If you have recently become addicted to prescription drugs or begun using alcohol to self-medicate, therapy can be an extremely effective way to get your life, health, and wellbeing back on track. Your BPS therapist can help you identify and address the problem. If prescription medication use has become problematic, a support system can be created to help you more effectively engage with doctors and better regulate medication intake. If you have begun to self-medicate with alcohol or other drugs, your BPS therapist can help you clarify what, how much, and why you are using. You can explore the feelings and issues that you’re struggling to cope with and develop healthier and more effective ways to manage sadness, anxiety, and other difficult emotions.
BPS also offers therapy to help family members. If an elder you love is suffering from addiction, a BPS family therapist can help you learn effective coping strategies, accept that you have little control over another’s behaviors, and that while you can offer love and support, it is ultimately up to the user to make changes. Your therapist can also help you identify and address any co-dependency issues and feelings of guilt, shame or helplessness that loving an addict can create.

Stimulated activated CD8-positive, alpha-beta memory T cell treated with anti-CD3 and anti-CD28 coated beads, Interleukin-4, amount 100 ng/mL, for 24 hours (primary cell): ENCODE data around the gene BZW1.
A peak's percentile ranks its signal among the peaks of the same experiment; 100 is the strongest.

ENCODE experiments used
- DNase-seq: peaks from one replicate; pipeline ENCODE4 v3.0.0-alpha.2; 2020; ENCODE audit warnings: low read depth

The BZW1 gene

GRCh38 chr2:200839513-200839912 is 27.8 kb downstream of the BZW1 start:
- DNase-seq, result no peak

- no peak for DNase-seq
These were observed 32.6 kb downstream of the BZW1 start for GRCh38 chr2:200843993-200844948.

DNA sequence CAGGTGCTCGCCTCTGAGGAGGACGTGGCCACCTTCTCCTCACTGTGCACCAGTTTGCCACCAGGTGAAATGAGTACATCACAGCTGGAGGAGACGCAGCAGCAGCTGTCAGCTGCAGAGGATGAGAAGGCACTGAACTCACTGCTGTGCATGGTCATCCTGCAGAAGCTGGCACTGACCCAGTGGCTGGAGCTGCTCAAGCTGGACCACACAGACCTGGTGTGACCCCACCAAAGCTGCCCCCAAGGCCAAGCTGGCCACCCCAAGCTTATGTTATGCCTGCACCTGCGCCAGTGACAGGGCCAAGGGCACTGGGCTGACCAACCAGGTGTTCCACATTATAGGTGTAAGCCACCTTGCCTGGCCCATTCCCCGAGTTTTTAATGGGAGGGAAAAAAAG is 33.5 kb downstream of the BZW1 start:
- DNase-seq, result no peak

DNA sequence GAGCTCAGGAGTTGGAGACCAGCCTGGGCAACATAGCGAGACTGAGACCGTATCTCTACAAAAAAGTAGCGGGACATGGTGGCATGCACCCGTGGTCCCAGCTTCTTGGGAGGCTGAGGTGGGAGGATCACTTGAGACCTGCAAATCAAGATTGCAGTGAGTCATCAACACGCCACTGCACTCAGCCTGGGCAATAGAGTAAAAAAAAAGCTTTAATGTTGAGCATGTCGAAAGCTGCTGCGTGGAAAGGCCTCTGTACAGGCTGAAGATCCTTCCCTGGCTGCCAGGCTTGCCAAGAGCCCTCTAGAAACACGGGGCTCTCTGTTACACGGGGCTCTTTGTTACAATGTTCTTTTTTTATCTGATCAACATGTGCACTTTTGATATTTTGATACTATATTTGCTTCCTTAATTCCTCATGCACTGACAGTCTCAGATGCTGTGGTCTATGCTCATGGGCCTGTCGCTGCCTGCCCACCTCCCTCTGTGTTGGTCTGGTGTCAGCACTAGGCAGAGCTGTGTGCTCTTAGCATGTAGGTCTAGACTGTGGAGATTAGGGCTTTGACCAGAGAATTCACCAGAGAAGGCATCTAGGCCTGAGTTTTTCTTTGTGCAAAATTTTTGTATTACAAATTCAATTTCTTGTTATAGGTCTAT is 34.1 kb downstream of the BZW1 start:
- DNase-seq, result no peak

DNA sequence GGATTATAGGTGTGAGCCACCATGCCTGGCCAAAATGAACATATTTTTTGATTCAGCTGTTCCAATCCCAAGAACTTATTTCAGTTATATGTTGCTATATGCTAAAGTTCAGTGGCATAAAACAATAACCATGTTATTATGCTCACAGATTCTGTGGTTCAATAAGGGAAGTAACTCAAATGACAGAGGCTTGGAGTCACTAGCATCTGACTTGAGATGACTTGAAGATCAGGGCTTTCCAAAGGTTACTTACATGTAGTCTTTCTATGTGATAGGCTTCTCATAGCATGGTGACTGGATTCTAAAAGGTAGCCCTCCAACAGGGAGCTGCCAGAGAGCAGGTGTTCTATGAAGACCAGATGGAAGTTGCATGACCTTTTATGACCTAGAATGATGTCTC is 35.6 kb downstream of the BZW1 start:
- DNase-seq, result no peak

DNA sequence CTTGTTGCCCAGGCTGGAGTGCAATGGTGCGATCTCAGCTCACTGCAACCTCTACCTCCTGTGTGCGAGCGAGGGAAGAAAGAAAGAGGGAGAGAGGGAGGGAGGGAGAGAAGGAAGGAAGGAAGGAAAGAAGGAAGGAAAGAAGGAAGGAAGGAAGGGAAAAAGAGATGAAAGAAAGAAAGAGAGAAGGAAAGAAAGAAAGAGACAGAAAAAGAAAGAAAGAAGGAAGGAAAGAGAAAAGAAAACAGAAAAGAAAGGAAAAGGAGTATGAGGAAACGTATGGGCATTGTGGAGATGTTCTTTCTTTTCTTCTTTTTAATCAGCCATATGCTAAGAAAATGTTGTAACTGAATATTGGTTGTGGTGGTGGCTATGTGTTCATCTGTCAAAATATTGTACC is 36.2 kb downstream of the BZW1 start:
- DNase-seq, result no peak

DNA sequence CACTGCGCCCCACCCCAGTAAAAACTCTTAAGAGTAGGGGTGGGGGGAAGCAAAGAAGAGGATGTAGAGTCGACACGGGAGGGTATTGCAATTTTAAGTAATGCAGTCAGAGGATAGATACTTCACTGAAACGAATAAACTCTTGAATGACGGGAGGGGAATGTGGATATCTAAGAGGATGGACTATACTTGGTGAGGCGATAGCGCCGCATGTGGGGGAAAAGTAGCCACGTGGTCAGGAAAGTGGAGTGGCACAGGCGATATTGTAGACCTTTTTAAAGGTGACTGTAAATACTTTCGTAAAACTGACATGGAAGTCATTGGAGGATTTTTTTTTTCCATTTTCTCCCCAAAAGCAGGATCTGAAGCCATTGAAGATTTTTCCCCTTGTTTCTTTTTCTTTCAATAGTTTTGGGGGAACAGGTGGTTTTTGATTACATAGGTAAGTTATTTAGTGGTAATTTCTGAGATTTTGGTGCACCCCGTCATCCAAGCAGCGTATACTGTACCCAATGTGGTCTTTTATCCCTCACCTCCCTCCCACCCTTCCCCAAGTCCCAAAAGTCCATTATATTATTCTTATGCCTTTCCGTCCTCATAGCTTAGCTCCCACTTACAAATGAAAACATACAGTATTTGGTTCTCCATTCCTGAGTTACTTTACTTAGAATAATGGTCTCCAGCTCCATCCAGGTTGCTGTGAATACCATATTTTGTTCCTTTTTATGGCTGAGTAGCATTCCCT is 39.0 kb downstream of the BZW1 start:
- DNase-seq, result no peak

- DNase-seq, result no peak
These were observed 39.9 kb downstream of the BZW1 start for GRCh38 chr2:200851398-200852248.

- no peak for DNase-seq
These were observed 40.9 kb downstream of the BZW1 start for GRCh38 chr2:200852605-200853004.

But, you still may have questions or concerns…
I think that therapy could be helpful, but I’m on a fixed income and concerned about costs.
This is your life and wellbeing. Addressing substance abuse issues and/or getting help with prescription drug management can have a significant impact on your quality of life. Treatment, therapy, or help with medication management can not only help you feel better sooner, but these services can also provide long-term relief for you, as well as the people who love you and value your health and wellbeing.